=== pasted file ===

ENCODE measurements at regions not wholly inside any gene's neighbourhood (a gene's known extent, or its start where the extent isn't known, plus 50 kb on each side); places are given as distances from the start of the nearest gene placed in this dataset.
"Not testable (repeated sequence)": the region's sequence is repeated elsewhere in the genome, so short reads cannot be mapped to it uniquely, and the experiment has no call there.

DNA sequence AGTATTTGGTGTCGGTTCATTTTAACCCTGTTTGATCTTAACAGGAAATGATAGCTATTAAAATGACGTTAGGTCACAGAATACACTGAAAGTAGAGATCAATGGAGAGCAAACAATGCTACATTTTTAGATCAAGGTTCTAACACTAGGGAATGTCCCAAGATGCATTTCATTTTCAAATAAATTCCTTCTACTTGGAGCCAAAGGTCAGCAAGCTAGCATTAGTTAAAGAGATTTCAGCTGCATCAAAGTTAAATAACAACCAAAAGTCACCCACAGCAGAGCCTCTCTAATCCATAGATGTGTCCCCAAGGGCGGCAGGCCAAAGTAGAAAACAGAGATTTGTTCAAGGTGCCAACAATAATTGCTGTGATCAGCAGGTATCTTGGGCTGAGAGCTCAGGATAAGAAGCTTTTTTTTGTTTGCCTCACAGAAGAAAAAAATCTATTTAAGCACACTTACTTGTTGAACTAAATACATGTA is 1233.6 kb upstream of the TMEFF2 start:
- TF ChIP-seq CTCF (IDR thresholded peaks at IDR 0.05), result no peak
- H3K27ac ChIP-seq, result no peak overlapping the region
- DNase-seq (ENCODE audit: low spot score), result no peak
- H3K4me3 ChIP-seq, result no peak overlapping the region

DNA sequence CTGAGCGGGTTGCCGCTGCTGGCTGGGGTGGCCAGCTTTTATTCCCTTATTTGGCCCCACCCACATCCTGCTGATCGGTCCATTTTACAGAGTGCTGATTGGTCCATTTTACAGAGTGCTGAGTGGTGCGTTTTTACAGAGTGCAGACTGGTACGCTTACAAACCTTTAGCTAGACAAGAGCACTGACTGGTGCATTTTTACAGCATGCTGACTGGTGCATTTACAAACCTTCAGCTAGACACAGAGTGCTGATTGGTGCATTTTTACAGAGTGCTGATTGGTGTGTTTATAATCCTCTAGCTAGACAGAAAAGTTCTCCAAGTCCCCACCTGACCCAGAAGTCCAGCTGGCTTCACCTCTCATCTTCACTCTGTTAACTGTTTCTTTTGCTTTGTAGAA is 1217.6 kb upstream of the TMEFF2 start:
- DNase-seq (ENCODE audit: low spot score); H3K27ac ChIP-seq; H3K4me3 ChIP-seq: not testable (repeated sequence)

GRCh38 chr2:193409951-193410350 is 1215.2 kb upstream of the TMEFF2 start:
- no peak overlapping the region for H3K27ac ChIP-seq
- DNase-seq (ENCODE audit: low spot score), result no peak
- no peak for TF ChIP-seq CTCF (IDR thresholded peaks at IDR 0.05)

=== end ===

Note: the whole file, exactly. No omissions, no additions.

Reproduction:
ENCODE measurements at regions not wholly inside any gene's neighbourhood (a gene's known extent, or its start where the extent isn't known, plus 50 kb on each side); places are given as distances from the start of the nearest gene placed in this dataset.
"Not testable (repeated sequence)": the region's sequence is repeated elsewhere in the genome, so short reads cannot be mapped to it uniquely, and the experiment has no call there.

DNA sequence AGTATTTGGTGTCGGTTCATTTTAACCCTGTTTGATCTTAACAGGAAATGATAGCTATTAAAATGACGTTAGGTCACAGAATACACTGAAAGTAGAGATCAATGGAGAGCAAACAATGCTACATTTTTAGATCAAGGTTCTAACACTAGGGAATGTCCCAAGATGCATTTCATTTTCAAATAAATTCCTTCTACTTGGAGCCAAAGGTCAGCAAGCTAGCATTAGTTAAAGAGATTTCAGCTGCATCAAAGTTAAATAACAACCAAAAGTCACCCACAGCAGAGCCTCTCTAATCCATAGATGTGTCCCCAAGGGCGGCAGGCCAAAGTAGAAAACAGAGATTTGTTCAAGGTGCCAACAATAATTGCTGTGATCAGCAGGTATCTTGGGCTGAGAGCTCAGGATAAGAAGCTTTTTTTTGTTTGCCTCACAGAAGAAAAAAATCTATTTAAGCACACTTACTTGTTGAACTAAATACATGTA is 1233.6 kb upstream of the TMEFF2 start:
- TF ChIP-seq CTCF (IDR thresholded peaks at IDR 0.05), result no peak
- H3K27ac ChIP-seq, result no peak overlapping the region
- DNase-seq (ENCODE audit: low spot score), result no peak
- H3K4me3 ChIP-seq, result no peak overlapping the region

DNA sequence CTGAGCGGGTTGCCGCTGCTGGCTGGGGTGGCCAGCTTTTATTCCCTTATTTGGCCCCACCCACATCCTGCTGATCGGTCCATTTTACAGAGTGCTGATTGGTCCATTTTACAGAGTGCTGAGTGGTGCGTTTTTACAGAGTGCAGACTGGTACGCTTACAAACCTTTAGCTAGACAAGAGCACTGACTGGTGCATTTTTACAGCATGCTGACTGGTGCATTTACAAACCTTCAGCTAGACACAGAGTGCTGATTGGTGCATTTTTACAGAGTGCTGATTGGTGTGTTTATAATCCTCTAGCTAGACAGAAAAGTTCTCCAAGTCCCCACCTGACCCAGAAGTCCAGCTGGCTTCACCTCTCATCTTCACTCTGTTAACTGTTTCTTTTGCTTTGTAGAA is 1217.6 kb upstream of the TMEFF2 start:
- DNase-seq (ENCODE audit: low spot score); H3K27ac ChIP-seq; H3K4me3 ChIP-seq: not testable (repeated sequence)

GRCh38 chr2:193409951-193410350 is 1215.2 kb upstream of the TMEFF2 start:
- no peak overlapping the region for H3K27ac ChIP-seq
- DNase-seq (ENCODE audit: low spot score), result no peak
- no peak for TF ChIP-seq CTCF (IDR thresholded peaks at IDR 0.05)